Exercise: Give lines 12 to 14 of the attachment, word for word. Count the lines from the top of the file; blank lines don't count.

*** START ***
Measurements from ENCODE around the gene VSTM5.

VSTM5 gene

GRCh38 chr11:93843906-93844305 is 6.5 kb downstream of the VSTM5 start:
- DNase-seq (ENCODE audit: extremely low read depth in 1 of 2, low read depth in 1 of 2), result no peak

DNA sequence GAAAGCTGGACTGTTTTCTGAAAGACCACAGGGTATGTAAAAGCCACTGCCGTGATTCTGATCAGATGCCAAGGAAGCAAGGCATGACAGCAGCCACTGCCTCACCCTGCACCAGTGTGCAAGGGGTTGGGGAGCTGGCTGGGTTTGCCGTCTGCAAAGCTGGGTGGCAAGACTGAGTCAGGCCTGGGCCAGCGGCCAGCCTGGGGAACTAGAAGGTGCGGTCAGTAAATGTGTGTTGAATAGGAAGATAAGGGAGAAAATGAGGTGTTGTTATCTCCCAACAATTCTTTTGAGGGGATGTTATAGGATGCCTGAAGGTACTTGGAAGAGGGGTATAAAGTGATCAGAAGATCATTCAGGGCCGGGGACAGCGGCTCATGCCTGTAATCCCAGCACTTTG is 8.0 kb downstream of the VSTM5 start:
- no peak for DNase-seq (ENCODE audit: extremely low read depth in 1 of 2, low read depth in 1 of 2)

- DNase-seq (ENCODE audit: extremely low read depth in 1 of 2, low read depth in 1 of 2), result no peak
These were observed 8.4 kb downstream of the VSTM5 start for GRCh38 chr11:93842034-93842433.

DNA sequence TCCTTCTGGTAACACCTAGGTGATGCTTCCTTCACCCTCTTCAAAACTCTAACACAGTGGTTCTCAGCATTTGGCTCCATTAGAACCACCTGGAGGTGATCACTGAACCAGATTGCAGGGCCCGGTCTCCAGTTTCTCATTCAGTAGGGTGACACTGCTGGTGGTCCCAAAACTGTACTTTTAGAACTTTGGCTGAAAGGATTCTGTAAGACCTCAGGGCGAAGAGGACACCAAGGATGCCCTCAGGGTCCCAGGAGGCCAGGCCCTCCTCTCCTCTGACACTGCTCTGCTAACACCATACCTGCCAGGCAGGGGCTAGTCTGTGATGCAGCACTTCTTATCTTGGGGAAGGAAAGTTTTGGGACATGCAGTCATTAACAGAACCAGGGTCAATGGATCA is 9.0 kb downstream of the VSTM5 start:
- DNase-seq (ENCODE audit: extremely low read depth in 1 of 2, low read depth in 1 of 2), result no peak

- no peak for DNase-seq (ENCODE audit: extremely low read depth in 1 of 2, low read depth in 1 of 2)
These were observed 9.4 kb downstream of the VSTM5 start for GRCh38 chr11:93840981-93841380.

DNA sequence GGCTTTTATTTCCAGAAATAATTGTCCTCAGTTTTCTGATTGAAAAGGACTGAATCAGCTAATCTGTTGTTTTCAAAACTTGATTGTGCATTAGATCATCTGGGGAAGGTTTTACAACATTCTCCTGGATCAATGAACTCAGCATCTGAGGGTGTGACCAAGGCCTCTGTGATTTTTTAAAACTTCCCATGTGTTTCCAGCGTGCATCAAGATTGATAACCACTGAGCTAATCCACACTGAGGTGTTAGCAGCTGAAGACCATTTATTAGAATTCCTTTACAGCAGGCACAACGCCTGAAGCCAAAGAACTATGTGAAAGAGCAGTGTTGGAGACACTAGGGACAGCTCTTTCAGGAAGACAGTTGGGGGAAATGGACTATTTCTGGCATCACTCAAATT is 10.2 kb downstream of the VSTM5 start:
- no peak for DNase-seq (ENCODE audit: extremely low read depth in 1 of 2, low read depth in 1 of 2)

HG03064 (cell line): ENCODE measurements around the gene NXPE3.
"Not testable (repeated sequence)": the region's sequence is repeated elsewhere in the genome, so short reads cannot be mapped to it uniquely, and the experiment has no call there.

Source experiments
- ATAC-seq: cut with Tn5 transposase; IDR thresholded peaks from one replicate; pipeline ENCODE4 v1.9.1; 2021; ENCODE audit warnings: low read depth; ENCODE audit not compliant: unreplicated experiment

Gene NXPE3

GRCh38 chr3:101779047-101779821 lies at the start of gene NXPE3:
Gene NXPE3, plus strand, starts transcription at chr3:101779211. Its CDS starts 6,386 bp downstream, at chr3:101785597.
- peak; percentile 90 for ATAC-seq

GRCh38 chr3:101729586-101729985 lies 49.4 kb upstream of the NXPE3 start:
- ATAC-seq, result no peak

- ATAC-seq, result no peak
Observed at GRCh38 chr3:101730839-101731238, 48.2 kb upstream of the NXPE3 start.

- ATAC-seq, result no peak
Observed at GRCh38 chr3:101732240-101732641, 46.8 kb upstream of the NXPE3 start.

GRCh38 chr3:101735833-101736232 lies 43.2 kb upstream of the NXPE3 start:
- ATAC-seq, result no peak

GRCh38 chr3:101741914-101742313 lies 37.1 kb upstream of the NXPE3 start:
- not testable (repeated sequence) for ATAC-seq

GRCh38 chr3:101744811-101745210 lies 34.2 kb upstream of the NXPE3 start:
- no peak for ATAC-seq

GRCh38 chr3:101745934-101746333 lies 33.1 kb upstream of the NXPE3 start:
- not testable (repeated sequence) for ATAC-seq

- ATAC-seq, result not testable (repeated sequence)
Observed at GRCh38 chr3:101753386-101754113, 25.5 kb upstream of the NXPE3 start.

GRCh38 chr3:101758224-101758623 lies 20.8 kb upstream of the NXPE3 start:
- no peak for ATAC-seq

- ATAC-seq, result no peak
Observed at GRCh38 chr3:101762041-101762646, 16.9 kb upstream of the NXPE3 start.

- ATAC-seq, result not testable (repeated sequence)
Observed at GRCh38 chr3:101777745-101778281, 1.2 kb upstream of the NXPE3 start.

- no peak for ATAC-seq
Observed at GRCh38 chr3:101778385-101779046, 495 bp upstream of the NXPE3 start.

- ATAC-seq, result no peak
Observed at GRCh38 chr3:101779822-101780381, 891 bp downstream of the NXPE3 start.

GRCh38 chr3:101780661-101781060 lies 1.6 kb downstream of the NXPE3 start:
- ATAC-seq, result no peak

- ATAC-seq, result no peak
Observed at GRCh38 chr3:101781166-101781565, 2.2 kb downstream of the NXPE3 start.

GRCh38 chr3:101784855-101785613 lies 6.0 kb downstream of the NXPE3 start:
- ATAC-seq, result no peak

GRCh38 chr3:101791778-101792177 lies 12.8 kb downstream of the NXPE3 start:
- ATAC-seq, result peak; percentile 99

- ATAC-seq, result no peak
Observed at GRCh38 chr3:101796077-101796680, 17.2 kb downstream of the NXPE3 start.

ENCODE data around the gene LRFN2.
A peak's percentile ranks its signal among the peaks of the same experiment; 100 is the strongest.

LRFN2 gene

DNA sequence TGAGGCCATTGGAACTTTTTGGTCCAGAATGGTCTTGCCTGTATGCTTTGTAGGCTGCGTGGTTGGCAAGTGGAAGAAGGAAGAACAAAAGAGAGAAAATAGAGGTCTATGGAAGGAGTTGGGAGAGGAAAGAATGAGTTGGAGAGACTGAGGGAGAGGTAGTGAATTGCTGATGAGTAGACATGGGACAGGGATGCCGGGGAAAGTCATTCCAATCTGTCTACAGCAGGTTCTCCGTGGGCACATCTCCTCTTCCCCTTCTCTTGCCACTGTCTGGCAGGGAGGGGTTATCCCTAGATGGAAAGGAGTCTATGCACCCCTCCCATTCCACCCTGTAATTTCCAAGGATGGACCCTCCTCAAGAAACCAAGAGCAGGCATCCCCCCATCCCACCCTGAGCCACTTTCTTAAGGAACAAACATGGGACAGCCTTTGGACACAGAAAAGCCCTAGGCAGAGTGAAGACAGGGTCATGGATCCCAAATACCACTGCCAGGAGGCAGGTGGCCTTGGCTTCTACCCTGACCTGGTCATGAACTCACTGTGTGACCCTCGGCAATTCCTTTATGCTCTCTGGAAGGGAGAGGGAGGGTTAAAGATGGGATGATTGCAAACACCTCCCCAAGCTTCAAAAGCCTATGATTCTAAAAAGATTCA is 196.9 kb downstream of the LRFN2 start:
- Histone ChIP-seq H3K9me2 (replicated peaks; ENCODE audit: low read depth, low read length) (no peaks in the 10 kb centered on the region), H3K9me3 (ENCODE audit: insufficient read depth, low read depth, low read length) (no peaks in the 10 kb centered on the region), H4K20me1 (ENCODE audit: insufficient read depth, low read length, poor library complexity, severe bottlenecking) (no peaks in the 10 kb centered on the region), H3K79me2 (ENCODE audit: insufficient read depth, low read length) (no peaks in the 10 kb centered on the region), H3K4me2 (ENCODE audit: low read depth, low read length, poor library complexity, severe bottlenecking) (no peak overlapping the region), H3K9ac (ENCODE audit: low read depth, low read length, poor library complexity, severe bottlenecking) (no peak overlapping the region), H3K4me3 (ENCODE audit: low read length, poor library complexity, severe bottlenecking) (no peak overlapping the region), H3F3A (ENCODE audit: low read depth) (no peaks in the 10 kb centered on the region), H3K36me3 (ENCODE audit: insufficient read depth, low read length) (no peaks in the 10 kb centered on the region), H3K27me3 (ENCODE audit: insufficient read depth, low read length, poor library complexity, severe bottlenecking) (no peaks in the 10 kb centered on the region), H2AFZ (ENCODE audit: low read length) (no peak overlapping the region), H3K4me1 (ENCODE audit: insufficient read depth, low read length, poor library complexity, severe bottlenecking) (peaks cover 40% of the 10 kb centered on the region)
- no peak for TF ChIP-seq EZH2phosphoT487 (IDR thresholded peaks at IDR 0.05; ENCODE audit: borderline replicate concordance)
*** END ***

These were observed 9.4 kb downstream of the VSTM5 start for GRCh38 chr11:93840981-93841380.

DNA sequence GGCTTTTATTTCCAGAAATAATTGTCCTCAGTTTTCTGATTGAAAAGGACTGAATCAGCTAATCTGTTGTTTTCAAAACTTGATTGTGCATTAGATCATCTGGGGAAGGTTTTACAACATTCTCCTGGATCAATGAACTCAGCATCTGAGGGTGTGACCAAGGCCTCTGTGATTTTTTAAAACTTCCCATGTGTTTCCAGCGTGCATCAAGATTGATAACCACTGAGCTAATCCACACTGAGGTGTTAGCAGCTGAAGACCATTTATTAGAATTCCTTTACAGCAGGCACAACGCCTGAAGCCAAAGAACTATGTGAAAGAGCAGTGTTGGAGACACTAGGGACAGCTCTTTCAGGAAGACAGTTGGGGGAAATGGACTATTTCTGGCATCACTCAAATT is 10.2 kb downstream of the VSTM5 start:
- no peak for DNase-seq (ENCODE audit: extremely low read depth in 1 of 2, low read depth in 1 of 2)